Pride & Prejudice (2006)

Pride & Prejudice

Film review by: Witney Seibold

 

            It’s based on the infamous and oft-filmed Jane Austen novel (10 versions according to IMDb). I have not read any Jane Austen, and yet I have a completely unfounded and pathological hatred of her: the fluffy romances, the costumes, the pre-Victorian-era-upper-class-British-angst… it puts me off. And it’s not merely because I am a male, although I’m sure that has much to do with it. In this new film version (directed by Joe Wright, and featuring the fluff-filled BritRomCom crew behind Bridget Jones and Love, Actually), there was so much girly giggling, so many scenes of putting on dresses and tightening bodices, so much ribbon shopping, dancing, ballrooms, carriages, rivers and frolicking, so many gorgeous sunsets and talk of marriage, that for a few moments in the middle, I think I had actually become a woman. My testosterone kicked back in eventually, and I left the theater in my original form…. But man, that Jane Austen has creepy womanly powers we males could never hope to fathom.

            But my gender ignorance aside. For those of you who don’t know the story: Lizzie Bennet (Keira Knightley from Domino) is the second of five daughters (including Rosmund Pike from Doom, and Jena Malone) who, despite being happy and suriving on their modest means, are desperate to marry rich husbands, shrill mummy (Brenda Blethyn) being the most eager. Lizzie is strong-willed, and actually wishes to marry for love, despite the class restrictions of the day. When a one Mr. Darcy (Matthew MacFadyen) enters the lives of the Bennets, he and Lizzie immediately strike up a Beatrice-and-Benedick flirtation, fating them for romance. Sadly, some bad advice on Darcy’s part forces the family into turmoil, and they spend much time wrestling over class issues borne out of pride and the other thing. Darcy then tries to make good. Of course it all works out in the end, but we get to see a lot of brooding along the way.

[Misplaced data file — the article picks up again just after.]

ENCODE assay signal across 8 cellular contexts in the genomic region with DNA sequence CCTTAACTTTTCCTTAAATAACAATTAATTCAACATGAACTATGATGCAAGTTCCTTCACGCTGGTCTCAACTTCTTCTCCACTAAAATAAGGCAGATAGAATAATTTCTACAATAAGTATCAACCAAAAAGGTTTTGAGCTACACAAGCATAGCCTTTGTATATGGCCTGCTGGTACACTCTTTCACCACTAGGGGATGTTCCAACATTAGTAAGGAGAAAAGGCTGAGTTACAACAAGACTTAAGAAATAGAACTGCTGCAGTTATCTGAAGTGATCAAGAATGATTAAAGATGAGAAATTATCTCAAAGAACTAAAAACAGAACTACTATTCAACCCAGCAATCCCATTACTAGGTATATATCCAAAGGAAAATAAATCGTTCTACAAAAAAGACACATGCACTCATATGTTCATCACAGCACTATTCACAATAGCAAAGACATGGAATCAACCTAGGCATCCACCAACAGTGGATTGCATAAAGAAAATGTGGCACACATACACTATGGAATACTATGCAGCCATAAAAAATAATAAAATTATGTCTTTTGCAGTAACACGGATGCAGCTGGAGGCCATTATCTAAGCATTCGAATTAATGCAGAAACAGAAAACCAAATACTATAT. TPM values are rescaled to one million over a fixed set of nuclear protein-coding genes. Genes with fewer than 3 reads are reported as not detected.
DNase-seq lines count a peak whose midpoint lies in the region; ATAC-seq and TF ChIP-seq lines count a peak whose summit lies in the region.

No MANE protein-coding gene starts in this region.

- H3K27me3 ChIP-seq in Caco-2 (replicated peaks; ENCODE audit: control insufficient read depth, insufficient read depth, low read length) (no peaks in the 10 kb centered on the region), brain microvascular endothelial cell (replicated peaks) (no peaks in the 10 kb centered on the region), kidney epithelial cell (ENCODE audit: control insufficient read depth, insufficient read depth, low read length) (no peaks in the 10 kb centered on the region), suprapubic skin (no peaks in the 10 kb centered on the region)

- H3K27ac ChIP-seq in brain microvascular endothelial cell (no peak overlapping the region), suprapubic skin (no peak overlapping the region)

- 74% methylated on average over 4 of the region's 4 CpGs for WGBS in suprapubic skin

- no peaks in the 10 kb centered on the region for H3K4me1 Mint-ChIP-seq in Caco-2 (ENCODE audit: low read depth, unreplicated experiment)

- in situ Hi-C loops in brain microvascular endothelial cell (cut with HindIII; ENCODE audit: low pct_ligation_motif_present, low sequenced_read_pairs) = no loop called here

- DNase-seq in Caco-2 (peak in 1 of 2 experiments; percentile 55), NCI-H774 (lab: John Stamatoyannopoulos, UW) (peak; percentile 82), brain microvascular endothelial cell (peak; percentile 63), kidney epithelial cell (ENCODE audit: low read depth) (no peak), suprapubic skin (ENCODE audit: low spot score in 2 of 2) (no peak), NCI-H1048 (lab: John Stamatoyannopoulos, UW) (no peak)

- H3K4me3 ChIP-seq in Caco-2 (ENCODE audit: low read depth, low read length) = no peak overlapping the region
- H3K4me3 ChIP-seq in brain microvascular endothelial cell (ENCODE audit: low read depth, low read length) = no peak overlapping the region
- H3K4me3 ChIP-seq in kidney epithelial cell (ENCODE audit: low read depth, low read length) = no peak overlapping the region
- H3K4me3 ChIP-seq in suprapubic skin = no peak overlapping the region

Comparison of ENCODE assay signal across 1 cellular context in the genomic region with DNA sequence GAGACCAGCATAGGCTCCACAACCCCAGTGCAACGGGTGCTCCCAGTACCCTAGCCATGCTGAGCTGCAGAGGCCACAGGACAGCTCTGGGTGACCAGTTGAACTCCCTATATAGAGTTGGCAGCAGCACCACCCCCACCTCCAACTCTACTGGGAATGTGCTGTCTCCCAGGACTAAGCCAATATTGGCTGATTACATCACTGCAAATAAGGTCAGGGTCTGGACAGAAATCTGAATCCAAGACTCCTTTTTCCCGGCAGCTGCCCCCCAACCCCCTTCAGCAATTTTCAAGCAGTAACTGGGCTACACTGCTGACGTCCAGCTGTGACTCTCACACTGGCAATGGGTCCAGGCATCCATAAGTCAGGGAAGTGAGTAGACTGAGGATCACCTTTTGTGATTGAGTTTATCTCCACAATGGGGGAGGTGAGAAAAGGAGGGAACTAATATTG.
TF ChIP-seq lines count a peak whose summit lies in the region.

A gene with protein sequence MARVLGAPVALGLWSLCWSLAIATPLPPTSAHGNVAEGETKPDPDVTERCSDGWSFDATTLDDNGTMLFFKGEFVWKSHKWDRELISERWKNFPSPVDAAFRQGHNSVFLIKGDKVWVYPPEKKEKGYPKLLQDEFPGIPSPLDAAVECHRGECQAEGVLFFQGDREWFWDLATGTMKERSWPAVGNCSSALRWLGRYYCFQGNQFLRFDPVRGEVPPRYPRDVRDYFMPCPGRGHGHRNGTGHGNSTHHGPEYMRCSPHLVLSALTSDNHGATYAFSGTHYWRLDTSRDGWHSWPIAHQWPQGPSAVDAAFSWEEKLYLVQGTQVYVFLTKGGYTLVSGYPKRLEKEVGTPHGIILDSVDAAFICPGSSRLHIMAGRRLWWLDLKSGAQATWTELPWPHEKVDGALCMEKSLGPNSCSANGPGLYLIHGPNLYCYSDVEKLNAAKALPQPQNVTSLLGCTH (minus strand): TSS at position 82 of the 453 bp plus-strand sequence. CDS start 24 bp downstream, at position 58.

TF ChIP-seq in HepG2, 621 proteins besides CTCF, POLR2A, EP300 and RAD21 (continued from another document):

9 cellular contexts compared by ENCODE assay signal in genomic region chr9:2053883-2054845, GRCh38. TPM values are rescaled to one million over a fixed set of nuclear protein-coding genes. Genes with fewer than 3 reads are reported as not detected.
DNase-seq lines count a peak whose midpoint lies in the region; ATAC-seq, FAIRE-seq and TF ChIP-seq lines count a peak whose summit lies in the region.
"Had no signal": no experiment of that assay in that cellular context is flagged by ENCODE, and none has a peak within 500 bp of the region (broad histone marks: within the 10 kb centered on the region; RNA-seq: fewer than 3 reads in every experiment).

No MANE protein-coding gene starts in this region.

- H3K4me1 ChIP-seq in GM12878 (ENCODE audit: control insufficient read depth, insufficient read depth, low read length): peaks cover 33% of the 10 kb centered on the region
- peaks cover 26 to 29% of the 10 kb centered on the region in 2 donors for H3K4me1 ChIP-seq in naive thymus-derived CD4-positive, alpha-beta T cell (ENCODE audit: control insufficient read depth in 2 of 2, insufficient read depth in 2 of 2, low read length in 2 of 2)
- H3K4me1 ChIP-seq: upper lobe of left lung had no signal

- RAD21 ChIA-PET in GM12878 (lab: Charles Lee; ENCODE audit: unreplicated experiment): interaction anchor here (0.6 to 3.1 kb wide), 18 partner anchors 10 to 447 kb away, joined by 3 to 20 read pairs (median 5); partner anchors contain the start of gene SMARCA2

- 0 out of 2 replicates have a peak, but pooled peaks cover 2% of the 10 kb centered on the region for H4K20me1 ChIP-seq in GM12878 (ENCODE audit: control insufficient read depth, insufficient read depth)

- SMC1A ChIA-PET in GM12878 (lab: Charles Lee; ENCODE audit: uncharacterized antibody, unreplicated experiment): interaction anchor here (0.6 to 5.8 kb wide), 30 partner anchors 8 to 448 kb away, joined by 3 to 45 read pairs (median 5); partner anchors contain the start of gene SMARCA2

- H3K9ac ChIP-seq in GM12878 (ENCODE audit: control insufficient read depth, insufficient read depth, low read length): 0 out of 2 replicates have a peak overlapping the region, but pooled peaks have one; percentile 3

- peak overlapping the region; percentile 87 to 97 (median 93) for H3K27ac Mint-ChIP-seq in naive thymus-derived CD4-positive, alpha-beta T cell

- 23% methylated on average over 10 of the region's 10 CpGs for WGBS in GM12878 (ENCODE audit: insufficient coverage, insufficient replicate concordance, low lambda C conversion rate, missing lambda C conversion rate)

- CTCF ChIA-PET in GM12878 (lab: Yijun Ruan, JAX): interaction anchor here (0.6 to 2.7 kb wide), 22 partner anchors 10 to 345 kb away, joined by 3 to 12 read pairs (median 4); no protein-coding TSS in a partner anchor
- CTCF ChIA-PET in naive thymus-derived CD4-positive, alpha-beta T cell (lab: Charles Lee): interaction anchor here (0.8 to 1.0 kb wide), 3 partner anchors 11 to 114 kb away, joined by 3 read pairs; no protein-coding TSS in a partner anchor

The brooding is probably the film’s weakest point: far, far too much screentime is given to Knightley as she mopes, waiting for things to work themselves out. For a film about female empowerment, she doesn’t seem to be a very take-charge kind of woman.

            However I must state that this is the best Pride & Prejudice film I have seen. It’s mostly brisk and bright and clear, the acting is fine, and the style frank. And some of the supporting performances are golden, most notably Tom Hollander as a put-upon parishioner, and Donald Sutherland as the father of all these girls, who is collected and intelligent in his parental decisions. Despite my whining, I recommend this film.

November 11th, Focus Features

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Published in: on August 7, 2008 at 8:36 pm  Leave a Comment  

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